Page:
Computational Model Library

Leviathan model and its approximation

Thibaut Roubin Guillaume Deffuant | Published Thu Sep 17 15:21:40 2020 | Last modified Mon Sep 6 14:45:35 2021

The model is based on the influence function of the Leviathan model (Deffuant, Carletti, Huet 2013 and Huet and Deffuant 2017). We aim at better explaining some patterns generated by this model, using a derived mathematical approximation of the evolution of the opinions averaged.

We consider agents having an opinion/esteem about each other and about themselves. During dyadic meetings, agents change their respective opinion about each other, and possibly about other agents they gossip about, with a noisy perception of the opinions of their interlocutor. Highly valued agents are more influential in such encounters.

We show that the inequality of reputations among agents have a negative effect on the opinions about the agents of low status.The mathematical analysis of the opinion dynamic shows that the lower the status of the agent, the more detrimental the interactions are for the opinions about this agent, especially when gossip is activated, while the interactions always tend to increase the opinions about agents of high status.

This model is designed to address the following research question: How does the amount and topology of intergroup cultural transmission modulate the effect of local group extinction on selectively neutral cultural diversity in a geographically structured population? The experimental design varies group extinction rate, the amount of intergroup cultural transmission, and the topology of intergroup cultural transmission while measuring the effects of local group extinction on long-term cultural change and regional cultural differentiation in a constant-size, spatially structured population. The results show that for most of the intergroup social network topologies tested here, increasing the amount of intergroup cultural transmission (similar to increasing gene flow in a genetic model) erases the negative effect of local group extinction on selectively neutral cultural diversity. The stochastic (i.e., preference attachment) network seems to stand out as an exception.

This repository contains the replication materials for the JASSS submission: ‘Indirect Reciprocity with Contagious Reputation in Large-Scale Small-World Networks’. Further detail on how to run the models is provided in README.txt.

In this agent-based model, agents decide to adopt a new product according to a utility function that depends on two kinds of social influences. First, there is a local influence exerted on an agent by her closest neighbors that have already adopted, and also by herself if she feels the product suits her personal needs. Second, there is a global influence which leads agents to adopt when they become aware of emerging trends happening in the system. For this, we endow agents with a reflexive capacity that allows them to recognize a trend, even if they can not perceive a significant change in their neighborhood.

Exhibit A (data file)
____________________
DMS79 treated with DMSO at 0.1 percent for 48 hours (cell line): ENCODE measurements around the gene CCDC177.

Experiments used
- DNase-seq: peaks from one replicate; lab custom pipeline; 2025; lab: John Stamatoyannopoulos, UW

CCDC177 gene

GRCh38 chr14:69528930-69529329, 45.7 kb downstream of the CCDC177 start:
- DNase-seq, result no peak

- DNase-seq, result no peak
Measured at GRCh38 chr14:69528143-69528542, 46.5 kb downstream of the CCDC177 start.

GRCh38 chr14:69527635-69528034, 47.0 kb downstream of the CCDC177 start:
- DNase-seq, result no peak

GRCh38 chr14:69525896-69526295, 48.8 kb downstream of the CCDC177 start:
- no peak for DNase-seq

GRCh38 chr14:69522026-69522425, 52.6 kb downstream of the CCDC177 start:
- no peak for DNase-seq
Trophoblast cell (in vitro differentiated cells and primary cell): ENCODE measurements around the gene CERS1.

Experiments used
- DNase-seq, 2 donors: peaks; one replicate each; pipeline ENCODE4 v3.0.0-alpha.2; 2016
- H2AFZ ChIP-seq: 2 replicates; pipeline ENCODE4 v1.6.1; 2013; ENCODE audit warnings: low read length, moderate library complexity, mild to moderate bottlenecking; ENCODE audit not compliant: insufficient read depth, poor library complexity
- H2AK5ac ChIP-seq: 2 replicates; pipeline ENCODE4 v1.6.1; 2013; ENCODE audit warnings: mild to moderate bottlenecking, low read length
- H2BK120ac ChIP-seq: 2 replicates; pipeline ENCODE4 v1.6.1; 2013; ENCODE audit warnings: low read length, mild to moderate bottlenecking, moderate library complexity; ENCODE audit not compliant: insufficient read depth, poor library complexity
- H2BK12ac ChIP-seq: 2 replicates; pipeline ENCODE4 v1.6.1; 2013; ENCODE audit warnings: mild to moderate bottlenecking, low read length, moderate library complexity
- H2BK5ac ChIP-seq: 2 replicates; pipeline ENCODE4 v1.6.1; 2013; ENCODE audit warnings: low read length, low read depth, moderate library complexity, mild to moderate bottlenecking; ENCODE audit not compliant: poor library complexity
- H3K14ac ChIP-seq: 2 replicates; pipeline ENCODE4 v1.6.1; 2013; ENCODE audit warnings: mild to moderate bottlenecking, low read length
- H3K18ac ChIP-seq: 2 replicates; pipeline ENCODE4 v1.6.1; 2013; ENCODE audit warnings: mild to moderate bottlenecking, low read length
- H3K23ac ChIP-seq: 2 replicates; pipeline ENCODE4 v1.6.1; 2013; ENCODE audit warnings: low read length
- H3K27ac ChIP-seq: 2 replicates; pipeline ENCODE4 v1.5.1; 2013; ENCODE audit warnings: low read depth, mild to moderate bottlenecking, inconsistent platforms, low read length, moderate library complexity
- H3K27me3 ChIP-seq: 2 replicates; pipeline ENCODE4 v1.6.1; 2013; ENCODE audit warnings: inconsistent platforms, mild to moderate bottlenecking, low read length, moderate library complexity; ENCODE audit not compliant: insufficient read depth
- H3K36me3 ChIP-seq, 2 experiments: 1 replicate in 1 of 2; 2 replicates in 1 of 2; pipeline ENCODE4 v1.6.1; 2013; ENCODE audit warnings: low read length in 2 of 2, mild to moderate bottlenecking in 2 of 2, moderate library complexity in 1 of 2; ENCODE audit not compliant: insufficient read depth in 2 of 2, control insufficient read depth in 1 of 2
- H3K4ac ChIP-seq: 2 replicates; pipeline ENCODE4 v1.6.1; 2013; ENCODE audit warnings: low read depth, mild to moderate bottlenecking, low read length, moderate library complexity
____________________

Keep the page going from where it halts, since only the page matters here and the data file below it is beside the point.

Results reveal the appearance of slowdown periods along the adoption rate curve, in contrast with the classic stylized bell-shaped behavior. Results also show that network structure plays an important role in the effect of reflexivity: while some structures (e.g., scale-free networks) may amplify it, others (e.g., small-world structure) weaken such an effect.

Gender differentiation model

Sylvie Huet | Published Mon Apr 20 16:01:40 2020 | Last modified Thu Apr 23 08:12:47 2020

This is a gender differentiation model in terms of reputations, prestige and self-esteem (presented in a paper submitted to Nature Human Behaviour). The model is based on the influence function of the Leviathan model (Deffuant, Carletti, Huet 2013 and Huet and Deffuant 2017) considering two groups.

This agent-based model studies how inequalities can be explained by the difference of open-mindness between two groups of interacting agents. We consider agents having an opinion/esteem about each other and about themselves. During dyadic meetings, agents change their respective opinion about each other and possibly about other agents they gossip about, with a noisy perception of the opinions of their interlocutor. Highly valued agents are more influential in such encounters. We study an heterogeneous population of two different groups: one more open to influence of others, taking less into account their perceived difference of esteem, called L; a second one less prone to it, called S, who designed the credibility they give to others strongly based on how higher or lower valued than themselves they perceive them.